NOAA 2004-R217
FOR IMMEDIATE RELEASE
Contact: Pat Slattery
2/17/04
NOAA News Releases 2004
NOAA Home Page
NOAA Public Affairs


TORNADOES TO FLOODS, THUNDERSTORMS TO BLIZZARDS
BEDFORD COUNTY, PENNSYLVANIA EARNS “STORMREADY” TITLE

As part of a nationwide program to help communities prepare against the ravages of severe weather, officials from the National Oceanic and Atmospheric Administration’s (NOAA) National Weather Service (NWS) forecast office in State College, Pa., presented Bedford County with letters of recognition and signs designating the community as “StormReady” on Jan. 30, 2004. The presentation of the certificate to the Bedford County Commissioners will occur at Council chambers on Feb. 17, 2004 in Bedford. Bedford County joins 18 other Pennsylvania counties and 692 counties and communities nationwide, that have been declared “StormReady.” NOAA is an agency in the U.S. Department of Commerce.

“StormReady” is a voluntary program that gives communities the skills and education needed to survive severe weather - before and during the event. StormReady helps community leaders and emergency managers strengthen their local hazardous weather operations by ensuring that they have the tools needed to receive life-saving NWS warnings in the quickest time possible.

“As a StormReady county, Bedford County has gained the skills necessary to survive severe weather, both before and during the event,” said. “Pennsylvania and Bedford County have a long history of significant weather and it is the goal of StormReady to reduce the impact of severe weather in the state,” he continued. “The state experiences about a dozen weather-related fatalities per year and we would like to see that number reduced.”

Bruce Budd, meteorologist-in-charge of the NWS office in State College said, “Pennsylvania suffers about twenty tornadoes a year with a 1985 outbreak that caused 65 deaths and a 1998 event that killed three. Major floods that occurred in the state were caused by Hurricanes Agnes, Eloise, Floyd and Dennis, and the January 1996 snowmelt.” He also added, “the StormReady program is a great example of federal, state and local governments working together to help prepare communities for severe weather and flood events.”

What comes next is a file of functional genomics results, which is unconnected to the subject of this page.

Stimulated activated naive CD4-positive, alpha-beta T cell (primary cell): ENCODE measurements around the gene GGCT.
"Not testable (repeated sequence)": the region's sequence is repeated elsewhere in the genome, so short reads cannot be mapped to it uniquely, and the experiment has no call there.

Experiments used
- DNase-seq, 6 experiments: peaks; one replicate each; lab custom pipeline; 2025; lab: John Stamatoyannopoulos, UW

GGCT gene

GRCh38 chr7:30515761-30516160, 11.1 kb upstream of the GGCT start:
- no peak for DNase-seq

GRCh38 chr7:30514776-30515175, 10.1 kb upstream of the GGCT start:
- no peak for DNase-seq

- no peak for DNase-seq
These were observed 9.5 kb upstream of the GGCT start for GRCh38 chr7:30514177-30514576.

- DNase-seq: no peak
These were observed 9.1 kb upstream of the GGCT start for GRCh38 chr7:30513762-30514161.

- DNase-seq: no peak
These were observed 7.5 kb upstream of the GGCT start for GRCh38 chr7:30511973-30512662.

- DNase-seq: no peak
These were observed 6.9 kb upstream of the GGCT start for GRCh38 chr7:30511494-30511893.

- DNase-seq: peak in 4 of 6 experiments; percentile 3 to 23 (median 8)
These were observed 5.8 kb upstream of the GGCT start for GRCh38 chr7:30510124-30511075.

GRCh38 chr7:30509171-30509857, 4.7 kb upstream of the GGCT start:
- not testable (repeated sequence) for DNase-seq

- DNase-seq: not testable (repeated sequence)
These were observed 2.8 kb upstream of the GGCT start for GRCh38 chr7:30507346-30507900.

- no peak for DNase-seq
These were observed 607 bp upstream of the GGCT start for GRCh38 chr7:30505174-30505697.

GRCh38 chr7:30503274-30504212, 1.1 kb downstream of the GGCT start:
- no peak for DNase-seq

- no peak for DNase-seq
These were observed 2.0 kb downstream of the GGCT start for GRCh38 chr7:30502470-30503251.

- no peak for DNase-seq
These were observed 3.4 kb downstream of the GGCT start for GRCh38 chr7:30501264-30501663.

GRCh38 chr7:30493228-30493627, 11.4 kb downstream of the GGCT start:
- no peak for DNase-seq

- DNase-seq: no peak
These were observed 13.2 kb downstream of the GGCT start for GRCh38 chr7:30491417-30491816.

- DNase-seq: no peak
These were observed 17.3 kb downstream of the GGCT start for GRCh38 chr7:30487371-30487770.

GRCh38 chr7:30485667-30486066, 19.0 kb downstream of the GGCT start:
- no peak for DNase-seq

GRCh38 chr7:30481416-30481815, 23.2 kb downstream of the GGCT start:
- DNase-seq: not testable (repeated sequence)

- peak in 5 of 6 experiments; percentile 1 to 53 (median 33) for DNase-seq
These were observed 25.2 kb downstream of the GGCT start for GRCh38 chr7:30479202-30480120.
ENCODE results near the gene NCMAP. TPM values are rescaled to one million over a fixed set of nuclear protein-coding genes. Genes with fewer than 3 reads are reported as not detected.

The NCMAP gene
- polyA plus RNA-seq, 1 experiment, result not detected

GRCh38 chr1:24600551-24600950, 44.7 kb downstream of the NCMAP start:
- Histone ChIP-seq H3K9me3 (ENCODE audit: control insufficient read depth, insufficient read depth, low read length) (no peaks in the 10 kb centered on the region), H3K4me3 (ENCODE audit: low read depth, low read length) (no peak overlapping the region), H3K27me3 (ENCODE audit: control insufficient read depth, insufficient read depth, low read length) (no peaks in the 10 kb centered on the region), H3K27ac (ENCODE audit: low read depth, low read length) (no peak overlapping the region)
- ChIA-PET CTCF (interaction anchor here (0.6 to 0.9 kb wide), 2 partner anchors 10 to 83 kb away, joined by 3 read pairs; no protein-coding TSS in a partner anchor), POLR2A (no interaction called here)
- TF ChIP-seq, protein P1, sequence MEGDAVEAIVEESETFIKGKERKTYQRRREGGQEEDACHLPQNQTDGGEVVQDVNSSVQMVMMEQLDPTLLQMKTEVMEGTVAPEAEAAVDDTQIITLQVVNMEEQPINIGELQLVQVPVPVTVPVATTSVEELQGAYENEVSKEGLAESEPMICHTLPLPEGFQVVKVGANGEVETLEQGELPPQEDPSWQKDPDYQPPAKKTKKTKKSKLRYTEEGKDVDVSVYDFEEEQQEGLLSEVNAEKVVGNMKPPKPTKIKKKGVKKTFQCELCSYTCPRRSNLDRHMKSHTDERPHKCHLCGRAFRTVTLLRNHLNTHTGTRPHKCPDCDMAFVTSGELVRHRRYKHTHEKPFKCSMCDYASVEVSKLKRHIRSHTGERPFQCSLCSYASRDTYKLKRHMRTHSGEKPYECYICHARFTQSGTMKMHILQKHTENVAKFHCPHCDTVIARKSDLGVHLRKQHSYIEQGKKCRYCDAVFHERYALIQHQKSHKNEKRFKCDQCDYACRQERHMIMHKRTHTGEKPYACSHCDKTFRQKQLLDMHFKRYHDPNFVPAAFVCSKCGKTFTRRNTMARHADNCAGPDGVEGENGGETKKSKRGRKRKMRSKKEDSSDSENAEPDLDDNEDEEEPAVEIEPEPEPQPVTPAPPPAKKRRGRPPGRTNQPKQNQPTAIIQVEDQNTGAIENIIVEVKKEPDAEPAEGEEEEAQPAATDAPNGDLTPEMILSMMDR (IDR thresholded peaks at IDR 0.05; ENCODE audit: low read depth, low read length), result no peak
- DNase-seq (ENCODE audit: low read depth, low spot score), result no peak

Specifically, StormReady helps communities understand the types of weather they can expect, when it is most likely to occur, and how they can prepare for it in advance. For example, the peak threat for tornadoes in Pennsylvania occurs during spring and summer, yet most flooding occurs during the spring and winter with hurricanes posing a summer and fall flood threat. Much of the NWS preparedness information, awareness materials, and other data can be accessed at an Internet Web site devoted to StormReady: http://www.stormready.noaa.gov.

Bedford County Emergency Management Agency Coordinator Dan Datesman stated, “The StormReady program provides communities with clear-cut weather warning and preparedness advice from a partnership with the National Weather Service and state and local emergency managers,” Datesman said. “This preparedness program uses a grassroots approach to help communities develop plans to handle severe weather threats from tornadoes to floods and thunderstorms to blizzards.”

“The key to preparedness is understanding the types of weather your area can expect and staying tuned to NWS forecast and warning information. Having NOAA weather radios in the home, office, schools, churches and other facilities to provide around-the-clock weather information is an excellent way to stay StormReady,” Budd said.

Budd added that, while Storm Ready is designed to prepare communities as a whole, the actions of a single individual can often mean the difference between life and death. Every individual must be aware of weather threats and constantly monitor them.

Bedford County is served by a modernized NWS weather forecast office in State College. The office is equipped with Doppler weather radar, advanced computer and communication equipment, automated observing systems, and data from weather satellites, giving forecasters the ability to provide communities with more accurate and timely weather information than ever before.

NOAA’s National Weather Service is the primary source of weather data, forecasts and warnings for the United States and its territories. The NWS operates the most advanced weather and flood warning and forecast system in the world, helping to protect lives and property and enhance the national economy.

NOAA is dedicated to enhancing economic security and national safety through the prediction and research of weather and climate-related events and providing environmental stewardship of our nation’s coastal and marine resources.

On the Web:

NOAA: http://www.noaa.gov

NOAA National Weather Service: http://www.nws.noaa.gov

StormReady: http://www.stormready.noaa.gov